Recent FINRA Enforcement Trends and What to Expect in the Future
FINRA enforcement trends can be somewhat unpredictable. Last year saw a decrease in overall FINRA fines, restitution and cases when compared with the prior year, 2018. However, FINRA continues to target specific areas. For example, anti-money laundering violations, which — for the last four years — have resulted in the largest number of fines.
In a recent webinar, a panel of regulatory experts look back on 2019 and discuss what firms can do to avoid making the same penalties in 2020 while preparing for post-pandemic compliance.
The panel includes:
- Adam Pollet, Counsel at Eversheds Sutherland
- Brian Rubin, Partner at Eversheds Sutherland
- Marianna Shafir, Regulatory Advisor at Smarsh
About Eversheds Sutherland
Eversheds Sutherland is a global law practice that provides legal services to the world's largest corporate firms and has extensive data on past FINRA regulatory actions.
FINRA Regulatory Actions of 2019
Overall, there were fewer regulatory actions in 2019 than in 2018.
Top 5 Enforcement Actions of 2019
Eversheds Sutherland’s identified FINRA’s top enforcement issues of 2019 by looking at both the total number of fines and the total cost of fines within a category.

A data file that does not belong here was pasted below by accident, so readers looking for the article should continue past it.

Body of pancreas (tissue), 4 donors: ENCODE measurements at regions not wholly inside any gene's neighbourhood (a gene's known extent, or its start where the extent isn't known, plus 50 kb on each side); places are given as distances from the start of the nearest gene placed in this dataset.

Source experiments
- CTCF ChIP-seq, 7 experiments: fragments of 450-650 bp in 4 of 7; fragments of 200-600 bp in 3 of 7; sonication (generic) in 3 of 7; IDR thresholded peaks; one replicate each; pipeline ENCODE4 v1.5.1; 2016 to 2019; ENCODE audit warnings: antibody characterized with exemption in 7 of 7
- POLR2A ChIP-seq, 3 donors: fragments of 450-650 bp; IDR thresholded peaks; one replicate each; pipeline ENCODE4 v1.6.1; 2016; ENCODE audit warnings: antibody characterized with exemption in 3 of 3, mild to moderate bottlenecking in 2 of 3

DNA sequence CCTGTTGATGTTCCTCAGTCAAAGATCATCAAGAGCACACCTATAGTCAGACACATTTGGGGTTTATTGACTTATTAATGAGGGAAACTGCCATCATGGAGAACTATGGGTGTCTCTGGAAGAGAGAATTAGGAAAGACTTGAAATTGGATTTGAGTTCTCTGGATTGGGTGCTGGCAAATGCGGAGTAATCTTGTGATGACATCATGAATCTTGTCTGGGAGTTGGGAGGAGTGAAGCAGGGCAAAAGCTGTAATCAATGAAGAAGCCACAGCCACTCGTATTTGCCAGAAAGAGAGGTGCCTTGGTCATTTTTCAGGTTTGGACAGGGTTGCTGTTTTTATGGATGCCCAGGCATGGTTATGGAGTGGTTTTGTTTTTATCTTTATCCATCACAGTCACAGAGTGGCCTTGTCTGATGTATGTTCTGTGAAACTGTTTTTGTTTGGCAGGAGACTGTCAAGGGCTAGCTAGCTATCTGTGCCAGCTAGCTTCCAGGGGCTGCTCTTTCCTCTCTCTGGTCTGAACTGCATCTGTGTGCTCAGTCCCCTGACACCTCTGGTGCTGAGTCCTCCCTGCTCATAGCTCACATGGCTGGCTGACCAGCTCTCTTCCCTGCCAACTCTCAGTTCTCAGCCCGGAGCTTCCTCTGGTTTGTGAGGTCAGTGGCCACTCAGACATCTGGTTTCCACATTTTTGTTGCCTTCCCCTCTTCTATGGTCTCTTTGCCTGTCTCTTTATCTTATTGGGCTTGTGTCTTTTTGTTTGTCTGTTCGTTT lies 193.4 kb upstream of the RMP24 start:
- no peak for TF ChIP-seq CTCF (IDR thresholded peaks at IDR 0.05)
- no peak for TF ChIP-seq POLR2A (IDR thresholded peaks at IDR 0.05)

1. Anti-money laundering (ALM): 12 cases reported, $17.4 million in fines
2. Exchange-traded funds or products (ETF/ETP): 13 cases reported, $3.5 million in fines
3. Misleading or inaccurate information: 28 cases reported, $3.3 million in fines
4. Municipal securities: 8 cases reported, $2.7 million in fines
5. Suitability: 45 cases reported, $2.7 million in fines
Common FINRA Compliance Issues
FINRA’s most common actions and costly fines suggest what issues they may continue to focus on in 2020.
AML made the top of the list for the fourth year in a row, indicating that the issue continues to be important to FINRA and other regulators.
“Anti-money laundering’s continued presence really confirmed what we've been seeing in FINRA,” says Pollet. “While the number of cases decreased in 2019 compared with prior years, the single largest AML case was $5 million more than the largest AML case in 2018, which also happened to be the largest single fine in 2018.”
529 Share Classes
FINRA has followed the SEC’s example of launching a self-reporting initiative focused on 529 share classes. However, FINRA has noted that while approximately 100 firms self-reported through the initiative, it was made clear that not all firms that self-reported would be sanctioned.”
“It's an odd position and dichotomy that firms are working with the FINRA despite the fact that their self-reporting can lead to being sanctioned,” says Rubin. “However, in 2019, self-reported cases resulted in 50% of the actions brought against investment advisors and investment companies. This has proven to be a good, efficient strategy if the regulators do want to bring impactful, meaningful cases without using a lot of time and energy and resources.”
Market Access Classes
FINRA, in coordination with various exchanges, brought a string of seven market access class cases in 2019. While FINRA fined those firms about $850,000, the exchanges assessed nearly $9 million in fines in those cases.
“While FINRA's portion of these fines may be relatively small, a firm should be anticipating that other exchanges may assess their own hefty fines for these types of violations,” says Pollet.